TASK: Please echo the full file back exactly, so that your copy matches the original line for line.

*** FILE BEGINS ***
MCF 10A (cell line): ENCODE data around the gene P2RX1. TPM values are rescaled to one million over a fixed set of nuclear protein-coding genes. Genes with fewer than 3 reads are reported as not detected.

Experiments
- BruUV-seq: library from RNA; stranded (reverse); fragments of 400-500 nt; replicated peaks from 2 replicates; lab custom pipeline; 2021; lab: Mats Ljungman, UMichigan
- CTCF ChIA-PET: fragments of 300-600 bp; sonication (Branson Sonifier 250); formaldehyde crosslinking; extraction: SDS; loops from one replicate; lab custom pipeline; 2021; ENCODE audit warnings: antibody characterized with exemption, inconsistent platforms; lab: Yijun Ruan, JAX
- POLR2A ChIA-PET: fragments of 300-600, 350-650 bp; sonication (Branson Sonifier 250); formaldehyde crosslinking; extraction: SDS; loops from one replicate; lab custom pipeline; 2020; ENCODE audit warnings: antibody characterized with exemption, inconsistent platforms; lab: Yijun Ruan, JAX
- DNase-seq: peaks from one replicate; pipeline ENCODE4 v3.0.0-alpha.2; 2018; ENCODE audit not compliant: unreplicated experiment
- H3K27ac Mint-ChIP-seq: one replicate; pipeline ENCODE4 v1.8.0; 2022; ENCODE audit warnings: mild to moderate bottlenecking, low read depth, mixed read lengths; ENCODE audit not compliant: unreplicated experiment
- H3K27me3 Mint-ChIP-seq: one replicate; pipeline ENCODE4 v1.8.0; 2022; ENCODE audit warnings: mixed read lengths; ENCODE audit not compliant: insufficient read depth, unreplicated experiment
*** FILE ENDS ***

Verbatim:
MCF 10A (cell line): ENCODE data around the gene P2RX1. TPM values are rescaled to one million over a fixed set of nuclear protein-coding genes. Genes with fewer than 3 reads are reported as not detected.

Experiments
- BruUV-seq: library from RNA; stranded (reverse); fragments of 400-500 nt; replicated peaks from 2 replicates; lab custom pipeline; 2021; lab: Mats Ljungman, UMichigan
- CTCF ChIA-PET: fragments of 300-600 bp; sonication (Branson Sonifier 250); formaldehyde crosslinking; extraction: SDS; loops from one replicate; lab custom pipeline; 2021; ENCODE audit warnings: antibody characterized with exemption, inconsistent platforms; lab: Yijun Ruan, JAX
- POLR2A ChIA-PET: fragments of 300-600, 350-650 bp; sonication (Branson Sonifier 250); formaldehyde crosslinking; extraction: SDS; loops from one replicate; lab custom pipeline; 2020; ENCODE audit warnings: antibody characterized with exemption, inconsistent platforms; lab: Yijun Ruan, JAX
- DNase-seq: peaks from one replicate; pipeline ENCODE4 v3.0.0-alpha.2; 2018; ENCODE audit not compliant: unreplicated experiment
- H3K27ac Mint-ChIP-seq: one replicate; pipeline ENCODE4 v1.8.0; 2022; ENCODE audit warnings: mild to moderate bottlenecking, low read depth, mixed read lengths; ENCODE audit not compliant: unreplicated experiment
- H3K27me3 Mint-ChIP-seq: one replicate; pipeline ENCODE4 v1.8.0; 2022; ENCODE audit warnings: mixed read lengths; ENCODE audit not compliant: insufficient read depth, unreplicated experiment